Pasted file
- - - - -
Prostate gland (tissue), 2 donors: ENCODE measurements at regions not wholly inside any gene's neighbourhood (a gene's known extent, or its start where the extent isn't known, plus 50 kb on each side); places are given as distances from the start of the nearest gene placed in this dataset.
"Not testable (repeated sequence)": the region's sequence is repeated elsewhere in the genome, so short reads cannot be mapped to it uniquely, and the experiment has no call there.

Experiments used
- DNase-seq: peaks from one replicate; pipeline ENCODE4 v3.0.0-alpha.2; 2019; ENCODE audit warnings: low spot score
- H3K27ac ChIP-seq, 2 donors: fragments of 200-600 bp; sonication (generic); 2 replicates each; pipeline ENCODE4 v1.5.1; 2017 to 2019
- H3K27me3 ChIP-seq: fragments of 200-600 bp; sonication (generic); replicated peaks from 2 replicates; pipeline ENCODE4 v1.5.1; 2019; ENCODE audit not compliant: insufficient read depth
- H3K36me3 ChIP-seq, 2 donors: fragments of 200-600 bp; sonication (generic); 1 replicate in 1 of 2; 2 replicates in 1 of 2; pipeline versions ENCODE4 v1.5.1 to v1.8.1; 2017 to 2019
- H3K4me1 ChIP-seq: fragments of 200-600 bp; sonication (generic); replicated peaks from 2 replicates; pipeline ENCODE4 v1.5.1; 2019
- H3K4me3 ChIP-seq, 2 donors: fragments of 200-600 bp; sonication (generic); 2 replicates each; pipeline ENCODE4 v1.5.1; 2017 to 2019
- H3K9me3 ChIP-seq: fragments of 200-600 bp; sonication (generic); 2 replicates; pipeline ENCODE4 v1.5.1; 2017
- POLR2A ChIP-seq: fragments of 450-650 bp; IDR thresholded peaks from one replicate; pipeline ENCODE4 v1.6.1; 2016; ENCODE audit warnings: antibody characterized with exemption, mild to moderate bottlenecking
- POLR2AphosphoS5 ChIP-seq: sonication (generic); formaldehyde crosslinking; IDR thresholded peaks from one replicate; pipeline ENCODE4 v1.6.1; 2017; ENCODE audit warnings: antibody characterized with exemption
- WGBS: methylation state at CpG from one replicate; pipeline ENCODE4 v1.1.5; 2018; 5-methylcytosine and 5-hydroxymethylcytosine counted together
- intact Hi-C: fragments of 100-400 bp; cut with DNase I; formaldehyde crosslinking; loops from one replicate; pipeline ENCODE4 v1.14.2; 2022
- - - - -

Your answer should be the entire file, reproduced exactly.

Prostate gland (tissue), 2 donors: ENCODE measurements at regions not wholly inside any gene's neighbourhood (a gene's known extent, or its start where the extent isn't known, plus 50 kb on each side); places are given as distances from the start of the nearest gene placed in this dataset.
"Not testable (repeated sequence)": the region's sequence is repeated elsewhere in the genome, so short reads cannot be mapped to it uniquely, and the experiment has no call there.

Experiments used
- DNase-seq: peaks from one replicate; pipeline ENCODE4 v3.0.0-alpha.2; 2019; ENCODE audit warnings: low spot score
- H3K27ac ChIP-seq, 2 donors: fragments of 200-600 bp; sonication (generic); 2 replicates each; pipeline ENCODE4 v1.5.1; 2017 to 2019
- H3K27me3 ChIP-seq: fragments of 200-600 bp; sonication (generic); replicated peaks from 2 replicates; pipeline ENCODE4 v1.5.1; 2019; ENCODE audit not compliant: insufficient read depth
- H3K36me3 ChIP-seq, 2 donors: fragments of 200-600 bp; sonication (generic); 1 replicate in 1 of 2; 2 replicates in 1 of 2; pipeline versions ENCODE4 v1.5.1 to v1.8.1; 2017 to 2019
- H3K4me1 ChIP-seq: fragments of 200-600 bp; sonication (generic); replicated peaks from 2 replicates; pipeline ENCODE4 v1.5.1; 2019
- H3K4me3 ChIP-seq, 2 donors: fragments of 200-600 bp; sonication (generic); 2 replicates each; pipeline ENCODE4 v1.5.1; 2017 to 2019
- H3K9me3 ChIP-seq: fragments of 200-600 bp; sonication (generic); 2 replicates; pipeline ENCODE4 v1.5.1; 2017
- POLR2A ChIP-seq: fragments of 450-650 bp; IDR thresholded peaks from one replicate; pipeline ENCODE4 v1.6.1; 2016; ENCODE audit warnings: antibody characterized with exemption, mild to moderate bottlenecking
- POLR2AphosphoS5 ChIP-seq: sonication (generic); formaldehyde crosslinking; IDR thresholded peaks from one replicate; pipeline ENCODE4 v1.6.1; 2017; ENCODE audit warnings: antibody characterized with exemption
- WGBS: methylation state at CpG from one replicate; pipeline ENCODE4 v1.1.5; 2018; 5-methylcytosine and 5-hydroxymethylcytosine counted together
- intact Hi-C: fragments of 100-400 bp; cut with DNase I; formaldehyde crosslinking; loops from one replicate; pipeline ENCODE4 v1.14.2; 2022